Questa is one of several small, Hispano villages that were settled by the Spanish along the Rio Grande from Mexico to Southern Colorado during the 18th and 19th centuries.
(Text from Another Time In This Place, Historia, Cultura y Vida en Questa, by Tessie Rael y Ortega and Judith Cuddihy)
The Questa area has evidence of habitation as early as the Paleo-Indian Clovis Folsom people. Around 5000 BC permanent settlements moved into the area following big game as temperatures warmed. The region lacked permanent settlements for many years but was a crossroads for hunting and trading between the Pueblo people to the south and the Plains nations to the north and east.
Francisco Vasquez de Coronado is recognized as one of the first Spanish visitor to the area in 1540. More Spanish followed, hearing reports of gold in 1592. The next century was tumultuous as the Spanish enslaved the Indians to work as miners until the Pueblo Revolt of 1680, which successfully cast the Spanish out of New Mexico.
The Spanish returned during the 18th century in even greater numbers and the Indian wars continued. Settlers were vulnerable to Ute, Kiowa, Navajo, and Apache raids for generations. Around 1800, the Spanish militia came north and established a secure atmosphere, and a few tentative settlements began in the Questa area. Hispano settlers from Taos began moving north seeking new grazing land for their large sheep herds. By then, some French trappers had found the region and the first U.S. military explorations were also taking place.
The first land grant from the king of Spain was issued in the area in 1815. From 1810 to 1821, Mexico was at war with Spain to win its independence. The San Antonio del Rio Colorado land grant was initially requested from what was then Mexico in 1841. In 1846, the U.S. declared war with Mexico.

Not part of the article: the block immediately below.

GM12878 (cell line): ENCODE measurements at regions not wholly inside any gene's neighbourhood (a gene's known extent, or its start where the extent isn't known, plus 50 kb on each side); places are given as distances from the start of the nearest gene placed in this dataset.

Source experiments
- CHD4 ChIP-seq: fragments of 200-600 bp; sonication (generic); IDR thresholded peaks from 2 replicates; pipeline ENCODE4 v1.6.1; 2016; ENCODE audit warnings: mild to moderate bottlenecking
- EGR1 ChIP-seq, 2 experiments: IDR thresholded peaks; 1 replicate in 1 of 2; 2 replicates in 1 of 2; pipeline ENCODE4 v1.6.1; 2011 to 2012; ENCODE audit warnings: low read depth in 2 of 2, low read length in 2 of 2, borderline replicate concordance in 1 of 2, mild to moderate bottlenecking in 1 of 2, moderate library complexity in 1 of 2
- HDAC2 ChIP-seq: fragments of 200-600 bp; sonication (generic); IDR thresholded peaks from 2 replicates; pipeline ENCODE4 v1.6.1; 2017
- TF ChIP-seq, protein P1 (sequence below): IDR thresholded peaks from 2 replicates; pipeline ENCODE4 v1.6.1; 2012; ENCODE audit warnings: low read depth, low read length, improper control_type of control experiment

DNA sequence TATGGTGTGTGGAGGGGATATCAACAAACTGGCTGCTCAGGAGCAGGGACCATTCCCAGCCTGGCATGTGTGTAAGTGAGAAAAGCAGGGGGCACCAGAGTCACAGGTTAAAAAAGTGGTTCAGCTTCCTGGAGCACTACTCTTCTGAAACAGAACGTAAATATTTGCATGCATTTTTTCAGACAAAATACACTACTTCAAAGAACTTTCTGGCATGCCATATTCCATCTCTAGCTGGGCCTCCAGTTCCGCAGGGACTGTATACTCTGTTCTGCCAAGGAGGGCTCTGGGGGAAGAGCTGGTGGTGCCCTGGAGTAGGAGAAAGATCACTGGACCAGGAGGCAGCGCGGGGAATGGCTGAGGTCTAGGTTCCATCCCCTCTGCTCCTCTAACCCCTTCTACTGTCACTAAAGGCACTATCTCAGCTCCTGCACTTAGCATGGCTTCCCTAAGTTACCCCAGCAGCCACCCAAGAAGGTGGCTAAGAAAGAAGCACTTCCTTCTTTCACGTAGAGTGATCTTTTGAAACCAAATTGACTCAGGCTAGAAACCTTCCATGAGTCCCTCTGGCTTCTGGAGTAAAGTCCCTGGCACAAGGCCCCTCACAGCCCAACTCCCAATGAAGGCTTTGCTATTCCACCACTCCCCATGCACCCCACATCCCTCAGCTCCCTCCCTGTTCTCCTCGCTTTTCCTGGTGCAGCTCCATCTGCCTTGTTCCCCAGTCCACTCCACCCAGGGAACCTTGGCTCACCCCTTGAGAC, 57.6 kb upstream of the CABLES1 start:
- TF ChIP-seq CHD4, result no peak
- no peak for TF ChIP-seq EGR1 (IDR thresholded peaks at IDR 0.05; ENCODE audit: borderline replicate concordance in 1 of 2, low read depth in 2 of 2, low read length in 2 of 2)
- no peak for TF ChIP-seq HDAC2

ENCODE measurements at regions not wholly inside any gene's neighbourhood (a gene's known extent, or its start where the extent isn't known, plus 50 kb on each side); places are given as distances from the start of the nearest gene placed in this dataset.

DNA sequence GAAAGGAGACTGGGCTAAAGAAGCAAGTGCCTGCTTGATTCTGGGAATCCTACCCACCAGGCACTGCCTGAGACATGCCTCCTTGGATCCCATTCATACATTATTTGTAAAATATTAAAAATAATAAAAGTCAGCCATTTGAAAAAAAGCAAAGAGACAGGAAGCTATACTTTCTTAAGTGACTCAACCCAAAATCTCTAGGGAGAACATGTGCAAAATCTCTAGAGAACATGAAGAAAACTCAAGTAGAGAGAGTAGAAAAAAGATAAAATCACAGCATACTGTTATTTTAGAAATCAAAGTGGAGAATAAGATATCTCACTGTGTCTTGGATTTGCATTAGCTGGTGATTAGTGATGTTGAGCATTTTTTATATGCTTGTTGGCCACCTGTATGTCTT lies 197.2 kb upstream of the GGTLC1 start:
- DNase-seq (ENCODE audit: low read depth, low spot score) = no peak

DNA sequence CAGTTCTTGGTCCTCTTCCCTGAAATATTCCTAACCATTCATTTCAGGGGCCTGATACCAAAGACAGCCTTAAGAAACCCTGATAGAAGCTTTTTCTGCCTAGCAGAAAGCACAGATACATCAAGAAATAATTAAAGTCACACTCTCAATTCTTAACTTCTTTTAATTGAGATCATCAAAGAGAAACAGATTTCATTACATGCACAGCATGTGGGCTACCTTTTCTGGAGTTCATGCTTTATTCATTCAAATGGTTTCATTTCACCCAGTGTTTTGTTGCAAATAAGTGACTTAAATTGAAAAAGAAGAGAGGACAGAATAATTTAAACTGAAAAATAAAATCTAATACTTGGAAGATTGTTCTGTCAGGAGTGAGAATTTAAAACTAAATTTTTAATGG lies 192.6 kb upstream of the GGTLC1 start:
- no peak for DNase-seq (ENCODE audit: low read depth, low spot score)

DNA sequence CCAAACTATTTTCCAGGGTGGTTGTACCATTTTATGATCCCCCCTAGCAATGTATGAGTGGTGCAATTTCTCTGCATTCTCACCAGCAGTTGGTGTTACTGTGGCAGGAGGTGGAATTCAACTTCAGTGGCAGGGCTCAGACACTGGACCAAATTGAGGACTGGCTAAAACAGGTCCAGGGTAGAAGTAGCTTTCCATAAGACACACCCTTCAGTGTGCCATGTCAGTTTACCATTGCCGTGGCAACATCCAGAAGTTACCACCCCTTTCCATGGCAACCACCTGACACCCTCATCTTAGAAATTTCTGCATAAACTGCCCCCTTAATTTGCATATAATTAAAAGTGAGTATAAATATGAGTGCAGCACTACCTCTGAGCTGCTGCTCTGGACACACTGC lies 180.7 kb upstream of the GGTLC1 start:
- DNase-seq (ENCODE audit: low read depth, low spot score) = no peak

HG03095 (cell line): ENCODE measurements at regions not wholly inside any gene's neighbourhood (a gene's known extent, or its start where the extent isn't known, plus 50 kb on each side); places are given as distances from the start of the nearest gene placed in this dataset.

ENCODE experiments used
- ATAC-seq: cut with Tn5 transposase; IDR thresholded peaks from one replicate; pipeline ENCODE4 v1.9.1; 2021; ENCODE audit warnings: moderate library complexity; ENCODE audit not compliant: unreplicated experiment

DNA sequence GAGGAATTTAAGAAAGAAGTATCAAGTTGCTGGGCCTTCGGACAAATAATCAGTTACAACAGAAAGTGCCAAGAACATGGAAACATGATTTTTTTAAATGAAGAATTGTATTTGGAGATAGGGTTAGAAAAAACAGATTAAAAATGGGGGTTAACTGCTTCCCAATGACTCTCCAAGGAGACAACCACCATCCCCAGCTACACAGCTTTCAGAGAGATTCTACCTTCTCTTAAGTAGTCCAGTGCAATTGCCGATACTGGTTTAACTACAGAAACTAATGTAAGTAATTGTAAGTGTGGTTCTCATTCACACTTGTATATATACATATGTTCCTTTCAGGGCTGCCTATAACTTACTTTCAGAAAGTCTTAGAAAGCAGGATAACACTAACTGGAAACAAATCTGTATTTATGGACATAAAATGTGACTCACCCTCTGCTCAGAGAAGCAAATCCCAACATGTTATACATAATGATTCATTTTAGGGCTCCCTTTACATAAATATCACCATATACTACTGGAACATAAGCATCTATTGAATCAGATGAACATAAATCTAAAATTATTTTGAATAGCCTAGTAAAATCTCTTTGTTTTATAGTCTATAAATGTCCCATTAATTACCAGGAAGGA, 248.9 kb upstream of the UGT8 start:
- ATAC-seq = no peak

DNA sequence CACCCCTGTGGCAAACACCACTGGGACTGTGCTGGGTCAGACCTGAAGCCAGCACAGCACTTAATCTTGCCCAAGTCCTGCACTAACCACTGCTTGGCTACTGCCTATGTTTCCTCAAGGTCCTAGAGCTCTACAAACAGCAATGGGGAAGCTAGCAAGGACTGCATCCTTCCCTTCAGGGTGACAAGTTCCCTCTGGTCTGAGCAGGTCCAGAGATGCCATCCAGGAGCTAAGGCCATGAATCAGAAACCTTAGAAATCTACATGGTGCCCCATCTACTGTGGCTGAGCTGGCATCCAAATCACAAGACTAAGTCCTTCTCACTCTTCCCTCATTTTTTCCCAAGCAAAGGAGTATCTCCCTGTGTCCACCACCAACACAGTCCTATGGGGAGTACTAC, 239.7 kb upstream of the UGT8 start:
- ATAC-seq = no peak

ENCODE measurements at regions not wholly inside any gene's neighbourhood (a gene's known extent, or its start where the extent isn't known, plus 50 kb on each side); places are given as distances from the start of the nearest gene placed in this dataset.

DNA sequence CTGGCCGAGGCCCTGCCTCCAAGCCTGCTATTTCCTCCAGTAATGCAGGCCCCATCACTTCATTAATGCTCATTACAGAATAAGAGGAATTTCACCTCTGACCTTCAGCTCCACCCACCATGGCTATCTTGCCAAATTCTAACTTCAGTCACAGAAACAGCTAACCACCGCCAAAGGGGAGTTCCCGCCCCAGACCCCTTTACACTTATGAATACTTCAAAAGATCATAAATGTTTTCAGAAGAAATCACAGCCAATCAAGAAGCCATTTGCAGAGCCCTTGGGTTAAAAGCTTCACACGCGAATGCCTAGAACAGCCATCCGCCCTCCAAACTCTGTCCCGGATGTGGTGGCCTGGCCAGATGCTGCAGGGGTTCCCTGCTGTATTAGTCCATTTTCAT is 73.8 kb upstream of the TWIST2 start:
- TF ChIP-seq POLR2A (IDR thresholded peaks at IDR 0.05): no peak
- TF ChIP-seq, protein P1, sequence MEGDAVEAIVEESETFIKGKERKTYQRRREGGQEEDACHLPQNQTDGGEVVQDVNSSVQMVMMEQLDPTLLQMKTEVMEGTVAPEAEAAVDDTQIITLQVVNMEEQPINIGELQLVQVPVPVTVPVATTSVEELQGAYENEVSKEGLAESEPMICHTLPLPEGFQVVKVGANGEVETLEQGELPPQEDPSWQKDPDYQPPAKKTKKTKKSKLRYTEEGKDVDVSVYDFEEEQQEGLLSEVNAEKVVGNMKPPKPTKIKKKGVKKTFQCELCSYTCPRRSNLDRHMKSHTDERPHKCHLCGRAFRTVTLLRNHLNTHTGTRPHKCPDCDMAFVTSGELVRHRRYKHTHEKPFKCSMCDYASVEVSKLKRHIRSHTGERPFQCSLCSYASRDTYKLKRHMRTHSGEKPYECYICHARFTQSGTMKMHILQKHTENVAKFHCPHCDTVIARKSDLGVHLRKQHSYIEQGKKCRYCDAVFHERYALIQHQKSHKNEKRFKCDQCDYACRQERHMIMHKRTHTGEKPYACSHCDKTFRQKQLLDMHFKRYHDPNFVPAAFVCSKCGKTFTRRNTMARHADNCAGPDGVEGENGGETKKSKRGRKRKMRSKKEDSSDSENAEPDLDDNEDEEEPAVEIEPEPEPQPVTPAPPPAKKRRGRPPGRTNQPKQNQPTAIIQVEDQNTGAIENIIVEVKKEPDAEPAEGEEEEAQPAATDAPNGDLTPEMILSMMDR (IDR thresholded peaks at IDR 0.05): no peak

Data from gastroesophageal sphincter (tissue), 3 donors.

Questa was officially founded in 1842, although other settlements in this area were documented several different times in the early 1800s. New Mexico became a U.S. territory in 1850, and officially the country’s 47th state in 1912. The end of the 19th century saw an end to the Indian wars. The arrival of the railroad near the Colorado border brought more manufactured goods to the region and the trade and barter economy began to fade.
In the mid-1800s a wall was built around the town plaza area, now where St. Anthony’s Church sits, offering some protection to the fledgling settlement of sheep farmers and traders, and allowed a stability the original population had never experienced. While the wall is no longer in evidence, Questa’s thick-walled adobe church has stood at the center of this historic community since the mid-1800s. The church provided the village with its original name: San Antonio del Rio Colorado, or Saint Anthony on the Colored/Red River. “Questa” was an Anglo attempt at simplification by the first U.S. Postmaster but became an official misspelling of the Spanish “cuesta,” or “slope with a steep front side.”